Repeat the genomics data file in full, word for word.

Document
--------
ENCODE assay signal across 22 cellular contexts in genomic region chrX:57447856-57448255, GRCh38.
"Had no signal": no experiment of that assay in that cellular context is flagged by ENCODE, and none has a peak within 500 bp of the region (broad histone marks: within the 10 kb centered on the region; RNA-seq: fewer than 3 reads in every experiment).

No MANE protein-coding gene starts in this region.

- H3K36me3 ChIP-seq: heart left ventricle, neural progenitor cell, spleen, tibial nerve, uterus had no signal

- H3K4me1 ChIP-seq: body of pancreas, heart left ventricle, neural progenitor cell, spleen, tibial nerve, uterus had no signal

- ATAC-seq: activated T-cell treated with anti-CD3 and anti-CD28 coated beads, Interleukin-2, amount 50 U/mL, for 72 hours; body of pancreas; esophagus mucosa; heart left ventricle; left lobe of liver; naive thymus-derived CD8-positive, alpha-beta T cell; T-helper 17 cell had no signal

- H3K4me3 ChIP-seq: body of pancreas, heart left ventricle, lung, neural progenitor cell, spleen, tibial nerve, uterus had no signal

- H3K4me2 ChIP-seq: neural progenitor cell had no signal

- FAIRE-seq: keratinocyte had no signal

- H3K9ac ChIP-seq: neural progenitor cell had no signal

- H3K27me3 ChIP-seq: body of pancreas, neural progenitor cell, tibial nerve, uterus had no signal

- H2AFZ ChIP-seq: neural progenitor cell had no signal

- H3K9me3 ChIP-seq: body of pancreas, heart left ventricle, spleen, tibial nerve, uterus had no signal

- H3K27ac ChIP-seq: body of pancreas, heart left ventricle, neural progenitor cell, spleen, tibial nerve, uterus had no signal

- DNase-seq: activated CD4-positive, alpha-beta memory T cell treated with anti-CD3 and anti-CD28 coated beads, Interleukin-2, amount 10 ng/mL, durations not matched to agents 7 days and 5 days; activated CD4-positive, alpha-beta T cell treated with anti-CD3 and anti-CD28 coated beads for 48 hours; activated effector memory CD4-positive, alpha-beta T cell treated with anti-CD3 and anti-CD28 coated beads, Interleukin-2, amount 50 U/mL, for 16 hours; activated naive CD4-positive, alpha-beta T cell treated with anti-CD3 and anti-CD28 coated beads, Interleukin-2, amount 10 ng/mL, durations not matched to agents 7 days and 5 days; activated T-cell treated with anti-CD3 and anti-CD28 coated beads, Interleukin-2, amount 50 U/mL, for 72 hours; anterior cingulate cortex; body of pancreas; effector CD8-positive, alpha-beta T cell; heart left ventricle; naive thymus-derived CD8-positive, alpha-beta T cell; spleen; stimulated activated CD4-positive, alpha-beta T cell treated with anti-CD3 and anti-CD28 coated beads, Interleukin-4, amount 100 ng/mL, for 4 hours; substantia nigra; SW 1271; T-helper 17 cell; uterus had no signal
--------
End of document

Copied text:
ENCODE assay signal across 22 cellular contexts in genomic region chrX:57447856-57448255, GRCh38.
"Had no signal": no experiment of that assay in that cellular context is flagged by ENCODE, and none has a peak within 500 bp of the region (broad histone marks: within the 10 kb centered on the region; RNA-seq: fewer than 3 reads in every experiment).

No MANE protein-coding gene starts in this region.

- H3K36me3 ChIP-seq: heart left ventricle, neural progenitor cell, spleen, tibial nerve, uterus had no signal

- H3K4me1 ChIP-seq: body of pancreas, heart left ventricle, neural progenitor cell, spleen, tibial nerve, uterus had no signal

- ATAC-seq: activated T-cell treated with anti-CD3 and anti-CD28 coated beads, Interleukin-2, amount 50 U/mL, for 72 hours; body of pancreas; esophagus mucosa; heart left ventricle; left lobe of liver; naive thymus-derived CD8-positive, alpha-beta T cell; T-helper 17 cell had no signal

- H3K4me3 ChIP-seq: body of pancreas, heart left ventricle, lung, neural progenitor cell, spleen, tibial nerve, uterus had no signal

- H3K4me2 ChIP-seq: neural progenitor cell had no signal

- FAIRE-seq: keratinocyte had no signal

- H3K9ac ChIP-seq: neural progenitor cell had no signal

- H3K27me3 ChIP-seq: body of pancreas, neural progenitor cell, tibial nerve, uterus had no signal

- H2AFZ ChIP-seq: neural progenitor cell had no signal

- H3K9me3 ChIP-seq: body of pancreas, heart left ventricle, spleen, tibial nerve, uterus had no signal

- H3K27ac ChIP-seq: body of pancreas, heart left ventricle, neural progenitor cell, spleen, tibial nerve, uterus had no signal

- DNase-seq: activated CD4-positive, alpha-beta memory T cell treated with anti-CD3 and anti-CD28 coated beads, Interleukin-2, amount 10 ng/mL, durations not matched to agents 7 days and 5 days; activated CD4-positive, alpha-beta T cell treated with anti-CD3 and anti-CD28 coated beads for 48 hours; activated effector memory CD4-positive, alpha-beta T cell treated with anti-CD3 and anti-CD28 coated beads, Interleukin-2, amount 50 U/mL, for 16 hours; activated naive CD4-positive, alpha-beta T cell treated with anti-CD3 and anti-CD28 coated beads, Interleukin-2, amount 10 ng/mL, durations not matched to agents 7 days and 5 days; activated T-cell treated with anti-CD3 and anti-CD28 coated beads, Interleukin-2, amount 50 U/mL, for 72 hours; anterior cingulate cortex; body of pancreas; effector CD8-positive, alpha-beta T cell; heart left ventricle; naive thymus-derived CD8-positive, alpha-beta T cell; spleen; stimulated activated CD4-positive, alpha-beta T cell treated with anti-CD3 and anti-CD28 coated beads, Interleukin-4, amount 100 ng/mL, for 4 hours; substantia nigra; SW 1271; T-helper 17 cell; uterus had no signal